North Slope producers, Alaska reach gas line accord

Feb. 23, 2006
Alaska and all three North Slope producers have agreed on a natural gas pipeline contract, said Gov. Frank H. Murkowski, who will propose related legislation to reform Alaska's oil production tax.

Nick Snow
Washington Correspondent

WASHINGTON, DC, Feb. 23 -- Alaska and all three North Slope producers have agreed on a natural gas pipeline contract, said Gov. Frank H. Murkowski, who will propose related legislation to reform Alaska's oil production tax.

Alaskan subsidiaries of BP PLC and ExxonMobil Corp. joined ConocoPhillips, which reached an accord with the state earlier, in the agreement to build a gas pipeline from the North Slope to the Lower 48.

Murkowski said technical issues connected with the contract and oil fiscal stability terms still need to be addressed. He proposes to base oil taxation on net profits rather than production value.

Once Alaska's legislature approves the contract, the producer group could begin to make plans and seek permits. The project also will need permits and a right of way through Canada.

In a Feb. 9 report to state lawmakers on gas pipeline negotiations, Murkowski estimated that the Federal Energy Regulatory Commission's open season would take place in 2007, that construction would begin in 2009 or 2010, and that the pipeline could be in operation by 2014.

"Completion of the contract represents a major milestone in securing a natural gas pipeline which will provide hope and opportunity for Alaska's future," Murkowski said as he announced the agreement on Feb. 21. "Modernizing our oil tax system will provide Alaskans with revenue today. These are two historic events that will define the state's economy for decades to come."

'Encouraging step'
In Washington on Feb. 22, US Energy Sec. Samuel W. Bodman called the agreement "an encouraging step in the process."

He said the Department of Energy would work as interim federal project coordinator and administer the loan guarantee program that Congress authorized for the project in late 2004.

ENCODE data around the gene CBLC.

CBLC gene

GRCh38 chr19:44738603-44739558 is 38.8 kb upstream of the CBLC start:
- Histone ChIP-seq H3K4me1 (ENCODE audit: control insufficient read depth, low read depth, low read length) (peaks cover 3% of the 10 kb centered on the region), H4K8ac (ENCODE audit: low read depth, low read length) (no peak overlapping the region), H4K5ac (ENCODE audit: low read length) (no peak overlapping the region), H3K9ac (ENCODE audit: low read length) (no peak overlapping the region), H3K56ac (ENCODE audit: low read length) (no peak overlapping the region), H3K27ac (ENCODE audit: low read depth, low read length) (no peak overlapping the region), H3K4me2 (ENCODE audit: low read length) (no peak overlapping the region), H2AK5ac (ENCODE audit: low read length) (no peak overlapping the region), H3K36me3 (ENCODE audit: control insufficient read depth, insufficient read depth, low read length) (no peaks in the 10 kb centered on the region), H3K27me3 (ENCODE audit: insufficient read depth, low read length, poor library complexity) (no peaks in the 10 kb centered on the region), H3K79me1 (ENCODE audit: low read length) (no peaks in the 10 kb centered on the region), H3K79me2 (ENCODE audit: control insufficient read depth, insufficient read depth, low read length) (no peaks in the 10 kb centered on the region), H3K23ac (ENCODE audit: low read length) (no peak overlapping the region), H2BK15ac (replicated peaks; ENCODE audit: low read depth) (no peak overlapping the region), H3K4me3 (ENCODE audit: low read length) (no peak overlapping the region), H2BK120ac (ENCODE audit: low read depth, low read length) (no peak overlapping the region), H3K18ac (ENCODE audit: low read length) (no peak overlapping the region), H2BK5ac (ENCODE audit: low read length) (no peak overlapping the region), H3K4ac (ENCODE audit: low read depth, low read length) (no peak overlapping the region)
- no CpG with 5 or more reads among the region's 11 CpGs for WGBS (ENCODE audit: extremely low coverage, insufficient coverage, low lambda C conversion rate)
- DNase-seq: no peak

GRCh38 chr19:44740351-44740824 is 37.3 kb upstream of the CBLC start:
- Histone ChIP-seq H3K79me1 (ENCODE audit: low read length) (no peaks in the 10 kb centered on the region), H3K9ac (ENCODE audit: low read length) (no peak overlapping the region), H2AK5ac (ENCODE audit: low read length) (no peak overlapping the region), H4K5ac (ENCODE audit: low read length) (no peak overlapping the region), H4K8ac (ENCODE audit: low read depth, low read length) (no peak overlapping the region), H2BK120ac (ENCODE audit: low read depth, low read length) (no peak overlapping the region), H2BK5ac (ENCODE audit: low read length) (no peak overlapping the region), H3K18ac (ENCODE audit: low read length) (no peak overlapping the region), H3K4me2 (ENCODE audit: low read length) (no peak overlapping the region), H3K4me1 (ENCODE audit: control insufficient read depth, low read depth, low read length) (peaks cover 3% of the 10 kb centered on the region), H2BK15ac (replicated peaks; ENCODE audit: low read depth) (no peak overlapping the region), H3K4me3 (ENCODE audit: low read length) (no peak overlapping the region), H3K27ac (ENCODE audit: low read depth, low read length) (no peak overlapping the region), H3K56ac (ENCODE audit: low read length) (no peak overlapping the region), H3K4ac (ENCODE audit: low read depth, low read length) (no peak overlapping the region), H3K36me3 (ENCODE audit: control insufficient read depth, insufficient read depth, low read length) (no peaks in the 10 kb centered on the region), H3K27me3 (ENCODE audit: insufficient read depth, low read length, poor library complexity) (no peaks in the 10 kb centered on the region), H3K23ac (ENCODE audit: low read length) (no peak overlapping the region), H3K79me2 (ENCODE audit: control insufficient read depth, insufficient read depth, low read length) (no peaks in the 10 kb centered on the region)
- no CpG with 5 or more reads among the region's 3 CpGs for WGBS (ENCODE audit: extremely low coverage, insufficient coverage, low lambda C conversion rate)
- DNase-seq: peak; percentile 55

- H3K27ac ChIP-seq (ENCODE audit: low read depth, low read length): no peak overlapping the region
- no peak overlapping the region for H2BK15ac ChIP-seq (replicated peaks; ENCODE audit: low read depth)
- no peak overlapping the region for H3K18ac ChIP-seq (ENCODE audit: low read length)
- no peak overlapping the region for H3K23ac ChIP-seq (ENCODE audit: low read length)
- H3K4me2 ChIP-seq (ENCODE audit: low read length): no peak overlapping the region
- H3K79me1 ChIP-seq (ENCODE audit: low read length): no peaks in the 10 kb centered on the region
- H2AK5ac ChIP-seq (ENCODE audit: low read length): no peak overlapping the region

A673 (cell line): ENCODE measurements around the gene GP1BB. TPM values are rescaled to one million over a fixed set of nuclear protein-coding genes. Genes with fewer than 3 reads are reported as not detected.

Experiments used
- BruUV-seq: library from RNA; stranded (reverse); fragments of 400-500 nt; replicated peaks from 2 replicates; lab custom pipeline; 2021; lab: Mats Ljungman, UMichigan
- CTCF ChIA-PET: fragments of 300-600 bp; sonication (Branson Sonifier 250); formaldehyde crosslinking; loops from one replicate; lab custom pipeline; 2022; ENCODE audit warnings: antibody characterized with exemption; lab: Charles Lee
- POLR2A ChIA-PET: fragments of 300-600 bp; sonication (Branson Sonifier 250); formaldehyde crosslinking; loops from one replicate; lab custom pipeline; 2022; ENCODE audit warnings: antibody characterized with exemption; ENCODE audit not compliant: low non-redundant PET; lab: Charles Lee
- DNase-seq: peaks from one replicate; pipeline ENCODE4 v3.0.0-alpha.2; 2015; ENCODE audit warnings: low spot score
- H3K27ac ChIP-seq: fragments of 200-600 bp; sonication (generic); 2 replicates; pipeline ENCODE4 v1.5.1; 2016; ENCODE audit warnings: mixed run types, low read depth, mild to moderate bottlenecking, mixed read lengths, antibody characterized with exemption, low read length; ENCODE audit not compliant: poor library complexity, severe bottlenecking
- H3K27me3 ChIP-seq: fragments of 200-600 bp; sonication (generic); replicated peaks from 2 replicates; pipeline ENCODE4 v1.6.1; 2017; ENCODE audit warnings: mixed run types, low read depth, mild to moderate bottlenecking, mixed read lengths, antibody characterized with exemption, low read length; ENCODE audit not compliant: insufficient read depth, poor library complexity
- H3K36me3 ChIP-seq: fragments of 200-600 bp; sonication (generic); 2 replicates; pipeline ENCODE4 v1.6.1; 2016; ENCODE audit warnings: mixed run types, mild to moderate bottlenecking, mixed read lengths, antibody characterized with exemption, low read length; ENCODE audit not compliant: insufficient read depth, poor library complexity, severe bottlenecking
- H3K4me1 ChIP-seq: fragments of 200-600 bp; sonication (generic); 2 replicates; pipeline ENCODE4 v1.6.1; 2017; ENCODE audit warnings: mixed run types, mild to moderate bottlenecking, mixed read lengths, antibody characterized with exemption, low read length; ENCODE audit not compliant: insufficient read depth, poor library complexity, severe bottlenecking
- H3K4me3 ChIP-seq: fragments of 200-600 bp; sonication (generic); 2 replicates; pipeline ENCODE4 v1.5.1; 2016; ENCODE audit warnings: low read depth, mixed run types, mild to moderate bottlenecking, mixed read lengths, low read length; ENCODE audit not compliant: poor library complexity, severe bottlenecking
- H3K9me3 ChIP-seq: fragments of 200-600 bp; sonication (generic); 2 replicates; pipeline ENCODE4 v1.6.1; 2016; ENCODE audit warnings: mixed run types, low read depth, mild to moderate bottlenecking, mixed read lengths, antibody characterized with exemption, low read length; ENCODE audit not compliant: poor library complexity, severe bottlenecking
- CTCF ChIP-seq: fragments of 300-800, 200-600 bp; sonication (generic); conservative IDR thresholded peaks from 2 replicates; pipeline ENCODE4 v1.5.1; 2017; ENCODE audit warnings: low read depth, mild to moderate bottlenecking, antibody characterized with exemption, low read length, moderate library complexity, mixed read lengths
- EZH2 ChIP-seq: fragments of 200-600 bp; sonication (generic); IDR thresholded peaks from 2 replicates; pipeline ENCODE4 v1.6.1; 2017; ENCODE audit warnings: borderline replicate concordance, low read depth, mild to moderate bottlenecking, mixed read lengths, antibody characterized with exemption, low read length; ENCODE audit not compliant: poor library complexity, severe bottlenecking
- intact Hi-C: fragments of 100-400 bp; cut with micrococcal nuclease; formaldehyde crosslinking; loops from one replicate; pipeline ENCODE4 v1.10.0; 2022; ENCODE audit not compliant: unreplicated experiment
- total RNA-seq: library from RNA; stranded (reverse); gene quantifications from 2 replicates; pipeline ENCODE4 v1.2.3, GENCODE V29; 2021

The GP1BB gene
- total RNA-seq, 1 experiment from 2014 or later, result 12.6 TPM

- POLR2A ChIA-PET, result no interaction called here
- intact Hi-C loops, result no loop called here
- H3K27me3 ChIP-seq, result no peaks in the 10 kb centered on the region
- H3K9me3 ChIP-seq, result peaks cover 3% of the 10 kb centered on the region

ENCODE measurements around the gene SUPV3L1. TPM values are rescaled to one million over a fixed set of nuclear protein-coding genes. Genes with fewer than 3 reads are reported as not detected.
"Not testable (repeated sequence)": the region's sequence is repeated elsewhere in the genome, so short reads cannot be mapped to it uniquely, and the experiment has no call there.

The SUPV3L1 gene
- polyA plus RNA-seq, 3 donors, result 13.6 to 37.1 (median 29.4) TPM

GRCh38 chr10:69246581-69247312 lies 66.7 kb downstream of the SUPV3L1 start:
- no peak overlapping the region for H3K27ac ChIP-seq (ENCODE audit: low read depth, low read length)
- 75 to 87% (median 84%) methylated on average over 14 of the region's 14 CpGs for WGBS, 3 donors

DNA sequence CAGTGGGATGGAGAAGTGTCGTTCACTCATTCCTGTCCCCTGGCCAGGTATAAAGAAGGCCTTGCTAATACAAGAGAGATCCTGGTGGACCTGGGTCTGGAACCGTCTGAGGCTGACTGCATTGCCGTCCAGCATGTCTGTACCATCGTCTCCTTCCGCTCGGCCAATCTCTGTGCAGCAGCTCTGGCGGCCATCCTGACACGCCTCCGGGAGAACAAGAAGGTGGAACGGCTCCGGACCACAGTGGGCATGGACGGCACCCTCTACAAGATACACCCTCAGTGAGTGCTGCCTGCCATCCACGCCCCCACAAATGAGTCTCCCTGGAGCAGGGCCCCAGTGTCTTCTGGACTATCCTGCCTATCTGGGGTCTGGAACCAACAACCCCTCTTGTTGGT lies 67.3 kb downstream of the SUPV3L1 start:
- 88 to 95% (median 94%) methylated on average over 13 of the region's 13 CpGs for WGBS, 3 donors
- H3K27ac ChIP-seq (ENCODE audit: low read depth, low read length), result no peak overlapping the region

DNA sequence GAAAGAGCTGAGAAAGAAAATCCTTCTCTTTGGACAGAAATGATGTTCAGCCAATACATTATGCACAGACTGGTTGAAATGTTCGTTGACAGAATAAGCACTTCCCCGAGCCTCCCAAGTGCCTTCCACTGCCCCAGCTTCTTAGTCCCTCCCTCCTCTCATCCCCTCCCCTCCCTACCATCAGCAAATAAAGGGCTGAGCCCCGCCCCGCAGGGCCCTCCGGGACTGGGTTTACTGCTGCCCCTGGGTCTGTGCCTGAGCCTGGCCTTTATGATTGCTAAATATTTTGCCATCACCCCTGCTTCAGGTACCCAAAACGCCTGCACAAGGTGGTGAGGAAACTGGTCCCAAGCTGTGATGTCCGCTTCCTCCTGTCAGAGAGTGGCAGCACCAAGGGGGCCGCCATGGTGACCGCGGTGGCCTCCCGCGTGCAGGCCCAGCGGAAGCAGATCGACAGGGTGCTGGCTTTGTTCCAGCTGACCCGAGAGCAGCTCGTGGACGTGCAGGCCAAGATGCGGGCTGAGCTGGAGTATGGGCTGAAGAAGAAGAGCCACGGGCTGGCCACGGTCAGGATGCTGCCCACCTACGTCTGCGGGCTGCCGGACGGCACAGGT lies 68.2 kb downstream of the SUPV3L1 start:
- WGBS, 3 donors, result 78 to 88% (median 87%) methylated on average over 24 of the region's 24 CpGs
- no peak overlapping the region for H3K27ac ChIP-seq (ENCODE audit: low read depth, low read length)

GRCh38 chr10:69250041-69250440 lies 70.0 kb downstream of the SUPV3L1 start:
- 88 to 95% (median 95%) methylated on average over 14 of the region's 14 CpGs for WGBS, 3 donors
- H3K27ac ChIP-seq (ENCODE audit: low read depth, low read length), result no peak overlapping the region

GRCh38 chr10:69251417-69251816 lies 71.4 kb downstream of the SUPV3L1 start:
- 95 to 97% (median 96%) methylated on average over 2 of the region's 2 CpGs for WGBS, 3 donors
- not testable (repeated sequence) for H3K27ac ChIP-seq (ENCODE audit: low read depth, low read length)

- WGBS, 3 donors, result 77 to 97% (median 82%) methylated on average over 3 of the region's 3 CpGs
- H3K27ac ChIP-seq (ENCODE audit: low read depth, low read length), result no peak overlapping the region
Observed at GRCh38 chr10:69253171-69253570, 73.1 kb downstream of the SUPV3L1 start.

He called Alaskan gas "vital to our ability to meet the growing demand for gas in the Lower 48 states."

Representatives of the three North Slope producers linked the gas pipeline project to reforming the state's oil tax regime.

"Oil contract terms consistent with the governor's proposed tax bill would provide the predictability and durability necessary to advance the gas project to the next phase," said Richard Owen, vice-president of ExxonMobil Alaska Production Inc.

BP Alaska Pres. Steve Marshall said the company was working to complete durable contract terms to incorporate a new oil tax structure now that it has completed the gas portion of the fiscal contract.

"This is a significant milestone," he said. "We see merit in a profits-based oil tax system, provided it appropriately balances risk and reward to enable additional investment."

Jim Bowles, president of ConocoPhillips Alaska, said his company also was pleased that an agreement had been reached on the gas pipeline project's base fiscal contract terms.

"We also believe that a well-constructed net profits tax could benefit Alaska and provide the fiscal certainty that will support future investment," he said.

Striking a balance
Murkowski said his oil tax reform legislation tries to strike a balance.

Alaska's current oil production tax is based on a percentage of the production's gross value and is driven by an economic limit factor, which no longer works, he explained.

Under it, production from Kuparuk oil field, the nation's second largest, would no longer be taxed this year, and levies on Prudhoe Bay production would drop to zero in 12-14 years, Murkowski said.

His legislation would deliver an additional $1 billion in oil tax revenue at current oil prices.

The new tax would be structured around a 20% tax on net profit—defined as revenue minus capital and operating outlays—and a 20% tradable tax credit. The result, Murkowski said, would be that tax revenue to Alaska would be lower when producers made initial large capital investments and higher as production increased.

The proposed oil production tax also would contain a $73 million annual standard tax deduction to provide an exploration incentive for small independent producers, he said.

"Alaskans deserve a fair share of revenues from our oil wealth, particularly at this time of higher oil prices," Murkowski said. "With the producers seeking greater fiscal stability in return for a commitment to move forward on a natural gas pipeline, this is the appropriate time to reform our ineffective and inadequate tax system."

Contact Nick Snow at [email protected].